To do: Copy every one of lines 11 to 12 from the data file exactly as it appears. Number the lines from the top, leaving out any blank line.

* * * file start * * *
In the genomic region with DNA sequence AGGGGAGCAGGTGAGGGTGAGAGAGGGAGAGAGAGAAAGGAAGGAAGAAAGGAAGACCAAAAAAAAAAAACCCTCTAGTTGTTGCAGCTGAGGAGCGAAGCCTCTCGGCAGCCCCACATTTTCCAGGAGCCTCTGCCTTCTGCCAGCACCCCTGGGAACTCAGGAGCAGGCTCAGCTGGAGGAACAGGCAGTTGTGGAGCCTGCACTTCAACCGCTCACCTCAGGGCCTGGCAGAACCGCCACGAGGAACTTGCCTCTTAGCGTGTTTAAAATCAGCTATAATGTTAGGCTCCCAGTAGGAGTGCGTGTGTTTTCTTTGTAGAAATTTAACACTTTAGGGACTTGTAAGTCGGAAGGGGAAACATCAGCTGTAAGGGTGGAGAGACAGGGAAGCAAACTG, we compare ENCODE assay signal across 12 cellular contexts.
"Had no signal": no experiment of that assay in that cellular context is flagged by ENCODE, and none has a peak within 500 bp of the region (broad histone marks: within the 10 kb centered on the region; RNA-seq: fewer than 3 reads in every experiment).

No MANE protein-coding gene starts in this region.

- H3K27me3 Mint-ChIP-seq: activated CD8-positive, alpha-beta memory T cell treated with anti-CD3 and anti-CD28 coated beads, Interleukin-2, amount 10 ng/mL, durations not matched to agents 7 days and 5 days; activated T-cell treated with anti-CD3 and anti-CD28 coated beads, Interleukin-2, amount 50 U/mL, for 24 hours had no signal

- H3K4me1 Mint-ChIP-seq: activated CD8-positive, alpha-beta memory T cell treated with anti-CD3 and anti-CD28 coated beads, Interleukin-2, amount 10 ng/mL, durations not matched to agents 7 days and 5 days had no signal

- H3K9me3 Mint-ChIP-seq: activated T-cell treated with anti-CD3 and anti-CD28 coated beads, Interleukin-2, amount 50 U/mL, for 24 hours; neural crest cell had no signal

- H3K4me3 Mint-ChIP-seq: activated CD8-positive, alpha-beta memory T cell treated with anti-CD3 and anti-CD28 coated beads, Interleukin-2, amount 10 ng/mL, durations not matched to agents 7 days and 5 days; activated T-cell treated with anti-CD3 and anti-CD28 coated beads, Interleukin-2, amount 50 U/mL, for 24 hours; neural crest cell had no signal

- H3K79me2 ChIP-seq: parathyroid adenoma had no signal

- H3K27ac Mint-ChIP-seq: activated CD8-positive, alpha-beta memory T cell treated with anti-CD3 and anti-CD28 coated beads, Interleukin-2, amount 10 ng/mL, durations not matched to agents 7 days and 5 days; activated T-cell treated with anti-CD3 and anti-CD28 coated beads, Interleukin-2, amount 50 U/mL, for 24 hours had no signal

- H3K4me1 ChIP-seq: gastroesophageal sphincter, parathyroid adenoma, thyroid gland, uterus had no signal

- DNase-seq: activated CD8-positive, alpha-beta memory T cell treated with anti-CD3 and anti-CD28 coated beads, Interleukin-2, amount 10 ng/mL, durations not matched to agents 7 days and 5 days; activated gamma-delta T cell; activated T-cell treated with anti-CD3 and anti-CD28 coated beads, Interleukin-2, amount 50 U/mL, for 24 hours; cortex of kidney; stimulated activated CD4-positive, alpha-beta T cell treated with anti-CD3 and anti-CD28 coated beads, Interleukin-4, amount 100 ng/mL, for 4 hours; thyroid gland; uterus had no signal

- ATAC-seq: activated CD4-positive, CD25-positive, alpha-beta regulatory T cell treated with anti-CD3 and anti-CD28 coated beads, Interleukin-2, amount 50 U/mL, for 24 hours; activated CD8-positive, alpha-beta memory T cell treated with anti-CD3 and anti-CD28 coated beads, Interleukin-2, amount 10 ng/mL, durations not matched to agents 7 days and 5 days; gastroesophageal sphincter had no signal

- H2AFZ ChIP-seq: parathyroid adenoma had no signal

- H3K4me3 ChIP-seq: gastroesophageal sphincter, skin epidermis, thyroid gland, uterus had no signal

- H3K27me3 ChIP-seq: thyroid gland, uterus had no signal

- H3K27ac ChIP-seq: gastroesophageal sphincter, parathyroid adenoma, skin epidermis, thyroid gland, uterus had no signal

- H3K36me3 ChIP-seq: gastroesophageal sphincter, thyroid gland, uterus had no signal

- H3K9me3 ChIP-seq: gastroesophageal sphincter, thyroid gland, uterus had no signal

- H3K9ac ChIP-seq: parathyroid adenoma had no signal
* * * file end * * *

- DNase-seq: activated CD8-positive, alpha-beta memory T cell treated with anti-CD3 and anti-CD28 coated beads, Interleukin-2, amount 10 ng/mL, durations not matched to agents 7 days and 5 days; activated gamma-delta T cell; activated T-cell treated with anti-CD3 and anti-CD28 coated beads, Interleukin-2, amount 50 U/mL, for 24 hours; cortex of kidney; stimulated activated CD4-positive, alpha-beta T cell treated with anti-CD3 and anti-CD28 coated beads, Interleukin-4, amount 100 ng/mL, for 4 hours; thyroid gland; uterus had no signal

- ATAC-seq: activated CD4-positive, CD25-positive, alpha-beta regulatory T cell treated with anti-CD3 and anti-CD28 coated beads, Interleukin-2, amount 50 U/mL, for 24 hours; activated CD8-positive, alpha-beta memory T cell treated with anti-CD3 and anti-CD28 coated beads, Interleukin-2, amount 10 ng/mL, durations not matched to agents 7 days and 5 days; gastroesophageal sphincter had no signal